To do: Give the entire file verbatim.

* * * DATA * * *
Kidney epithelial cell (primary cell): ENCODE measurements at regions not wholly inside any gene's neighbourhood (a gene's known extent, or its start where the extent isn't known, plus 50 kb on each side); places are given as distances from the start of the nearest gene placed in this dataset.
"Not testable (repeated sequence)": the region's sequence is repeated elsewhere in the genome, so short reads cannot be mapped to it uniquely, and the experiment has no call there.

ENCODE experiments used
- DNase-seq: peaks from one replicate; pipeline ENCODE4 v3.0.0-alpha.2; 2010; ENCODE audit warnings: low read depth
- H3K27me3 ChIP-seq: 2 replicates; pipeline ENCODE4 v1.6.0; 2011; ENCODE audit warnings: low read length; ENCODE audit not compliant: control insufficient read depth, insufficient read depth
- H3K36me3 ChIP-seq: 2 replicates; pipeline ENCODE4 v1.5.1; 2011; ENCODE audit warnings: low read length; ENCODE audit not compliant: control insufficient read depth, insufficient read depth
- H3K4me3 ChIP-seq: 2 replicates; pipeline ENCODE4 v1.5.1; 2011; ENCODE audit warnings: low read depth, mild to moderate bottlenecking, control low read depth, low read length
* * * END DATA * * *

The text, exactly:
Kidney epithelial cell (primary cell): ENCODE measurements at regions not wholly inside any gene's neighbourhood (a gene's known extent, or its start where the extent isn't known, plus 50 kb on each side); places are given as distances from the start of the nearest gene placed in this dataset.
"Not testable (repeated sequence)": the region's sequence is repeated elsewhere in the genome, so short reads cannot be mapped to it uniquely, and the experiment has no call there.

ENCODE experiments used
- DNase-seq: peaks from one replicate; pipeline ENCODE4 v3.0.0-alpha.2; 2010; ENCODE audit warnings: low read depth
- H3K27me3 ChIP-seq: 2 replicates; pipeline ENCODE4 v1.6.0; 2011; ENCODE audit warnings: low read length; ENCODE audit not compliant: control insufficient read depth, insufficient read depth
- H3K36me3 ChIP-seq: 2 replicates; pipeline ENCODE4 v1.5.1; 2011; ENCODE audit warnings: low read length; ENCODE audit not compliant: control insufficient read depth, insufficient read depth
- H3K4me3 ChIP-seq: 2 replicates; pipeline ENCODE4 v1.5.1; 2011; ENCODE audit warnings: low read depth, mild to moderate bottlenecking, control low read depth, low read length